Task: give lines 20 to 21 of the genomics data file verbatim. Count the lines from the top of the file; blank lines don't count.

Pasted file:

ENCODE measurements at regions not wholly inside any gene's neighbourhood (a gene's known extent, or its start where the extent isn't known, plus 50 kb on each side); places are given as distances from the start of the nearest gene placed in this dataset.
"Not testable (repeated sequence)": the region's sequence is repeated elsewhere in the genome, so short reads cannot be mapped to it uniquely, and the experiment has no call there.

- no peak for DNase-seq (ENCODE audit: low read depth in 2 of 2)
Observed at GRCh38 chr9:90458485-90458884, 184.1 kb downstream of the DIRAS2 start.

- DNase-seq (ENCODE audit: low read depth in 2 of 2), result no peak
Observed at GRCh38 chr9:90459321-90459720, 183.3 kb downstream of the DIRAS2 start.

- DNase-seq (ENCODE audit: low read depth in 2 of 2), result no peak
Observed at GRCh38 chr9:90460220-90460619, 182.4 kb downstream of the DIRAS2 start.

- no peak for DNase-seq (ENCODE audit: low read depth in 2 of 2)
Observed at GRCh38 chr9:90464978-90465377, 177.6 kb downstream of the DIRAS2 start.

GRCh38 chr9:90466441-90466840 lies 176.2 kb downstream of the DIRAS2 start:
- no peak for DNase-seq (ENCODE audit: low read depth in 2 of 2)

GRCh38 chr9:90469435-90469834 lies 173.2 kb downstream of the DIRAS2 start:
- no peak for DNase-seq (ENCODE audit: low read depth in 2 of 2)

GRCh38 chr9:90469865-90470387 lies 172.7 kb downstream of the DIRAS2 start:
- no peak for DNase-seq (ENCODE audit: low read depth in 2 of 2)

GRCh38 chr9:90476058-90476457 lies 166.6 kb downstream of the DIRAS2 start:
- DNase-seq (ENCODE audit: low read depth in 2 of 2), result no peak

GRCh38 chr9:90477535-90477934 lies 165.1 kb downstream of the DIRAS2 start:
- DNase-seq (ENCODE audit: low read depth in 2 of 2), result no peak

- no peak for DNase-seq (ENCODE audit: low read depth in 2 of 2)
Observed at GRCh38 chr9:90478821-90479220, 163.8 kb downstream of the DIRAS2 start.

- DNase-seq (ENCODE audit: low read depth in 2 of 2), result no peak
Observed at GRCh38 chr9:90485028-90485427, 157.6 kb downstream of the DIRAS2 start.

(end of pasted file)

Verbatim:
- DNase-seq (ENCODE audit: low read depth in 2 of 2), result no peak

- no peak for DNase-seq (ENCODE audit: low read depth in 2 of 2)